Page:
Romain de Tirtoff (23 November 1892 – 21 April 1990) was a Russian-born French artist and designer known by thepseudonym Erté, from the French pronunciation of his initials (pronounced: [ɛʁ.te]). He was a diversely talented 20th-century artist and designer who flourished in an array of fields, including fashion, jewellery, graphic arts, costume and set design for film, theatre, and opera, and interior decor.
Tirtoff was born Roman Petrovich Tyrtov (Роман Петрович Тыртов) in Saint Petersburg, to a distinguished family with roots tracing back to 1548. His father, Pyotr Ivanovich Tyrtov, served as an admiral in the Russian Fleet.
In 1907, he lived one year in Paris. He said about this time "I did not discover Beardsley until when I had already been in Paris for a year". In 1910–12, Romain moved to Paris to pursue a career as a designer. He made this decision despite strong objections from his father, who wanted Romain to continue the family tradition and become a naval officer. Romain assumed his pseudonym to avoid disgracing the family. He worked for Paul Poiret from 1913-1914. In 1915, he secured his first substantial contract with Harper's Bazaar magazine, and thus launched an illustrious career that included designing costumes and stage sets. Between 1915–1937, Erte designed over 200 covers for Harper's Bazaar, and his illustrations would also appear in such publications as Illustrated London News, Cosmopolitan, Ladies' Home Journal, and Vogue.
Erté is perhaps most famous for his elegant fashion designs which capture the art decoperiod in which he worked. One of his earliest successes was designing apparel for the French dancer Gaby Deslys who died in 1920. His delicate figures and sophisticated, glamorous designs are instantly recognisable, and his ideas and art still influence fashion into the 21st century. His costumes, programme designs, and sets were featured in the Ziegfeld Follies of 1923, many productions of the Folies Bergère, and George White's Scandals. On Broadway, the celebrated French chanteuse Irène Bordoni wore Erté's designs.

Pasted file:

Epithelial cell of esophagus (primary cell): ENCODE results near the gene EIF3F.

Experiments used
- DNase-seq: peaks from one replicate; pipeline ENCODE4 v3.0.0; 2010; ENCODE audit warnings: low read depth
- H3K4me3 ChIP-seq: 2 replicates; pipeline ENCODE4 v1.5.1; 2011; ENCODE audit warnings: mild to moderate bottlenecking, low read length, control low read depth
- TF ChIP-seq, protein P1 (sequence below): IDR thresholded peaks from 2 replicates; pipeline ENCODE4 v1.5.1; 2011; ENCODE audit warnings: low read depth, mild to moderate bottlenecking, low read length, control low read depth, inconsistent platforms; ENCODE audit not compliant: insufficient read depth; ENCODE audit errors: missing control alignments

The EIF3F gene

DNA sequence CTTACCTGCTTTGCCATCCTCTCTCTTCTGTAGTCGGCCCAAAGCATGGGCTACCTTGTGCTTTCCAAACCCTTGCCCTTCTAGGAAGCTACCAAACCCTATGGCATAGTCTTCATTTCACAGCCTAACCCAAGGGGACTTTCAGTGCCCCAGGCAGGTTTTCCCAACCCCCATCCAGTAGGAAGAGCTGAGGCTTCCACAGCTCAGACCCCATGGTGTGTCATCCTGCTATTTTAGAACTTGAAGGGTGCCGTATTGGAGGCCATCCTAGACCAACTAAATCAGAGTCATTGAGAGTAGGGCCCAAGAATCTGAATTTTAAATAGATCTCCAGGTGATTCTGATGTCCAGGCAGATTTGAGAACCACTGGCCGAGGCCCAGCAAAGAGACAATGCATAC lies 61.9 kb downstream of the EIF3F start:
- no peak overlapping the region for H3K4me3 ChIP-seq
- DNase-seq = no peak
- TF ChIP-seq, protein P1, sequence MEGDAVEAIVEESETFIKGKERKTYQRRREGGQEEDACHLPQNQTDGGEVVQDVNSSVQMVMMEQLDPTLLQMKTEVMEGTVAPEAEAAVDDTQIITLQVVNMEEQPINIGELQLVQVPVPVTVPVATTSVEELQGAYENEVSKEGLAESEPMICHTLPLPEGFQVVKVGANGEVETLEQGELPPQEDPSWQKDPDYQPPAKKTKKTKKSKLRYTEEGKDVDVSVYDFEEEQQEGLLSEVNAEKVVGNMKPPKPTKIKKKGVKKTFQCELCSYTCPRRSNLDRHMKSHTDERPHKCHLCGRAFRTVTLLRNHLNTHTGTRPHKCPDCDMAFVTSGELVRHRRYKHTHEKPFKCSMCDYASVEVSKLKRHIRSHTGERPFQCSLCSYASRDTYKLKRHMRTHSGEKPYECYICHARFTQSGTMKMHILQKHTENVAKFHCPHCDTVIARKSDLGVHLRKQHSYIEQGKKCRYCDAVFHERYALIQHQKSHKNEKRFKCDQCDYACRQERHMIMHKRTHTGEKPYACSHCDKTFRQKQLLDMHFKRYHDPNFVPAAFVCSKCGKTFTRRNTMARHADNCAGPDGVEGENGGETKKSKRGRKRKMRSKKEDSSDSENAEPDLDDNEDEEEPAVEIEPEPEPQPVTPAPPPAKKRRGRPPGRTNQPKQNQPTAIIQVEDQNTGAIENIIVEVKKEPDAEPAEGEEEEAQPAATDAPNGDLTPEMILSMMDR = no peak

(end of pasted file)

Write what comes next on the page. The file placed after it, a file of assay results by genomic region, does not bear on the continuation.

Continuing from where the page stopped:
In 1925, Louis B. Mayer brought him to Hollywood to design sets and costumes for the silent film Paris. There were many script problems, so Erté was given other assignments to keep him busy. Hence, he designed for such films as Ben-Hur, The Mystic,Time, The Comedian, and Dance Madness. In 1920 he designed the set and costumes for the film The Restless Sex starringMarion Davies and financed by William Randolph Hearst.
By far, his best known image is Symphony in Black, depicting a somewhat stylized, tall, slender woman draped in black holding a thin black dog on a leash. The influential image has been reproduced and copied countless times.
Erté continued working throughout his life, designing revues, ballets, and operas. He had a major rejuvenation and much lauded interest in his career during the 1960s with the Art Deco revival. He branched out into the realm of limited edition prints, bronzes, and wearable art.
Two years before his death, Erté created seven limited edition bottle designs for Courvoisier to show the different stages of the cognac-making process, from distillation to maturation. In 2008, the eighth and final of the remaining Erte-designed Courvoisier bottles, containing Grande Champagne cognac dating back to 1892, was released and sold for $10,000 a piece.
His work may be found in the collections of several well-known museums, including the Victoria and Albert Museum, the Metropolitan Museum of Art, and the Los Angeles County Museum of Art (LACMA); as well, a sizable collection of work by Erté can be found at Museum 1999 in Tokyo.